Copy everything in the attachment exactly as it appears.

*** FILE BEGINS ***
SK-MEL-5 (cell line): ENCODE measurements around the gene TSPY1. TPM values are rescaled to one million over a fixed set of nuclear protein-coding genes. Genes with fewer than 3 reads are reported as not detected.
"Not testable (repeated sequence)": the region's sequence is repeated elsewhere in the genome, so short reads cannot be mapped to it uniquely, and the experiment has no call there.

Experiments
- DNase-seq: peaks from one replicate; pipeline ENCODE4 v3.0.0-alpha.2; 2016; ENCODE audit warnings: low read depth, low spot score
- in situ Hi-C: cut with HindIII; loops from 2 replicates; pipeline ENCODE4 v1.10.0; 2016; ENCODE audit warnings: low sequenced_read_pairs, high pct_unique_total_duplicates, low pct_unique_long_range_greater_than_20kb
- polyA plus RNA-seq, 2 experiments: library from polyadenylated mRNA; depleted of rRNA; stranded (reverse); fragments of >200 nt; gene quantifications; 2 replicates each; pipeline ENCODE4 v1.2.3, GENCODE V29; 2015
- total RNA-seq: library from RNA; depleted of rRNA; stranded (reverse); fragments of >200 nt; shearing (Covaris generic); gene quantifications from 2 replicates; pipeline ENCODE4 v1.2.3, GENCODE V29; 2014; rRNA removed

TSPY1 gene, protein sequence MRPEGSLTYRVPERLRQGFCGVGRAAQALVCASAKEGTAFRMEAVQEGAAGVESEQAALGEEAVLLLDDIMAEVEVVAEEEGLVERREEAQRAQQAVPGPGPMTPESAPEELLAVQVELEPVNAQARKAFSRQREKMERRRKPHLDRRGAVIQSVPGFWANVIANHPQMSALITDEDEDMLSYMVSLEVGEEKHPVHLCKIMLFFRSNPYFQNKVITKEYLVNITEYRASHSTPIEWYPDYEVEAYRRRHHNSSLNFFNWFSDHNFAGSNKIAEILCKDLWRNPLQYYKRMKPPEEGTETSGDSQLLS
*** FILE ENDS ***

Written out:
SK-MEL-5 (cell line): ENCODE measurements around the gene TSPY1. TPM values are rescaled to one million over a fixed set of nuclear protein-coding genes. Genes with fewer than 3 reads are reported as not detected.
"Not testable (repeated sequence)": the region's sequence is repeated elsewhere in the genome, so short reads cannot be mapped to it uniquely, and the experiment has no call there.

Experiments
- DNase-seq: peaks from one replicate; pipeline ENCODE4 v3.0.0-alpha.2; 2016; ENCODE audit warnings: low read depth, low spot score
- in situ Hi-C: cut with HindIII; loops from 2 replicates; pipeline ENCODE4 v1.10.0; 2016; ENCODE audit warnings: low sequenced_read_pairs, high pct_unique_total_duplicates, low pct_unique_long_range_greater_than_20kb
- polyA plus RNA-seq, 2 experiments: library from polyadenylated mRNA; depleted of rRNA; stranded (reverse); fragments of >200 nt; gene quantifications; 2 replicates each; pipeline ENCODE4 v1.2.3, GENCODE V29; 2015
- total RNA-seq: library from RNA; depleted of rRNA; stranded (reverse); fragments of >200 nt; shearing (Covaris generic); gene quantifications from 2 replicates; pipeline ENCODE4 v1.2.3, GENCODE V29; 2014; rRNA removed

TSPY1 gene, protein sequence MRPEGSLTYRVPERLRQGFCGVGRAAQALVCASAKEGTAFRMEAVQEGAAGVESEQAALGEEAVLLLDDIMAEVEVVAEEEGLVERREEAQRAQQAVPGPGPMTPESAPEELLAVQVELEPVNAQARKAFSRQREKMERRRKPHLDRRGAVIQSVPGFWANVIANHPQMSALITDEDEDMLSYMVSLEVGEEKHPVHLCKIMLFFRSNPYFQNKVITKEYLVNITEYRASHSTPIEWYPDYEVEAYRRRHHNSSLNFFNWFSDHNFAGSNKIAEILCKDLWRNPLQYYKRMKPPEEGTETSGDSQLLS